Jan. 16: Japan saw its first case of the virus, a man who had traveled to Wuhan.
Jan. 7: A novel coronavirus was identified from patients and given a placeholder name: 2019-nCoV.
Jan. 1: China shut down the Huanan Wholesale Seafood Market in Wuhan, which was linked to a number of patients with the disease.
Dec. 31: China alerted the WHO of a spate of illnesses in Wuhan, China. The central city lies some 650 miles south of Beijing and is home to more than 11 million people.
Dec. 30: Dr. Li Wenliang, a doctor at Wuhan Central Hospital, warned colleagues from his medical school via WeChat about a cluster of patients being treated for viral pneumonia, linking it to the SARS coronavirus. Investigations would later rule out that virus, which had caused an outbreak in 2002-2003.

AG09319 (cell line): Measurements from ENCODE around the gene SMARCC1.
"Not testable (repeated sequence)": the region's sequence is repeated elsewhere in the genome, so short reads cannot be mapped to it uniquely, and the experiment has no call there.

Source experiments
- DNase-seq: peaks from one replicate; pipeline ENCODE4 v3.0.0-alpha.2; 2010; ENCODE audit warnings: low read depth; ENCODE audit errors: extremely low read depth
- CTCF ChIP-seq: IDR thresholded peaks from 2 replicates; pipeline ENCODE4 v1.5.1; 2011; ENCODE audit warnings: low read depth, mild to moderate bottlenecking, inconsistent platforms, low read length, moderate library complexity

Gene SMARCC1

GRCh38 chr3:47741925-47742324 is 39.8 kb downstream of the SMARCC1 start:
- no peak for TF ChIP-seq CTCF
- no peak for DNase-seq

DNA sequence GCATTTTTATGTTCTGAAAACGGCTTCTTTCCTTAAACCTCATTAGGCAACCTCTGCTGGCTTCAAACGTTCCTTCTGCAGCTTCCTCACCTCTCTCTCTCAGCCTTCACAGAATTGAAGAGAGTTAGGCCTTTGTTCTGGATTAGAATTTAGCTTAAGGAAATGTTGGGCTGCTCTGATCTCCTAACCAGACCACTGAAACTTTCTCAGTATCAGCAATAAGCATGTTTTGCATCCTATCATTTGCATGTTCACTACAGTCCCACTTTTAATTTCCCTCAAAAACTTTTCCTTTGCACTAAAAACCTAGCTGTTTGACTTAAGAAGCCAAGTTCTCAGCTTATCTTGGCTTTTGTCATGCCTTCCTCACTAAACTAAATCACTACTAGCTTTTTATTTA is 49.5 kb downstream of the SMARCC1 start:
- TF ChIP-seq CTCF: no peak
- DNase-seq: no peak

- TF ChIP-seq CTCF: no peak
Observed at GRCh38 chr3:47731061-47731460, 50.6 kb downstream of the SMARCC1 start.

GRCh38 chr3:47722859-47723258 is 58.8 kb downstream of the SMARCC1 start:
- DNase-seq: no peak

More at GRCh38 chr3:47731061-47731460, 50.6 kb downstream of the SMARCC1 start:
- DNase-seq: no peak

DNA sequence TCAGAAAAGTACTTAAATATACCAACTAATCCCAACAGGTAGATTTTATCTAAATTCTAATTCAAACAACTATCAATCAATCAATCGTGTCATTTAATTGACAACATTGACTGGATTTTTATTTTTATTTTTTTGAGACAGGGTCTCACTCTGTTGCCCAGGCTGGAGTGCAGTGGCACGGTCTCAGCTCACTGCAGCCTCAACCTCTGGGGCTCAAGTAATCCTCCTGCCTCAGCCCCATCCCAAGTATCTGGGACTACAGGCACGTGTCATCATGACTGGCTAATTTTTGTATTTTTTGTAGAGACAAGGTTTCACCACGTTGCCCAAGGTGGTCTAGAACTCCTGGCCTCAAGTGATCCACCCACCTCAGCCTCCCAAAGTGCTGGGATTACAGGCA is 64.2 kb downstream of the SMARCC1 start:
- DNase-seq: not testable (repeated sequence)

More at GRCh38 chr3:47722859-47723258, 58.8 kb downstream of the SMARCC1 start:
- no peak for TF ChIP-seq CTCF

Wenliang was reprimanded by Chinese authorities for speaking out about the mysterious illnesses he had seen at his hospital and was forced to sign a statement saying he was spreading rumors.
Dec. 1: The first known patient experienced symptoms of the mysterious pneumonia-like illness now known as COVID-19. No epidemiological link was established between this case and later instances of the disease. The disease may have made its way into humans even earlier, with Chinese media reporting that the first case presented on Nov. 17.
See the emptiness as coronavirus closes landmarks, stadiums, amusement parks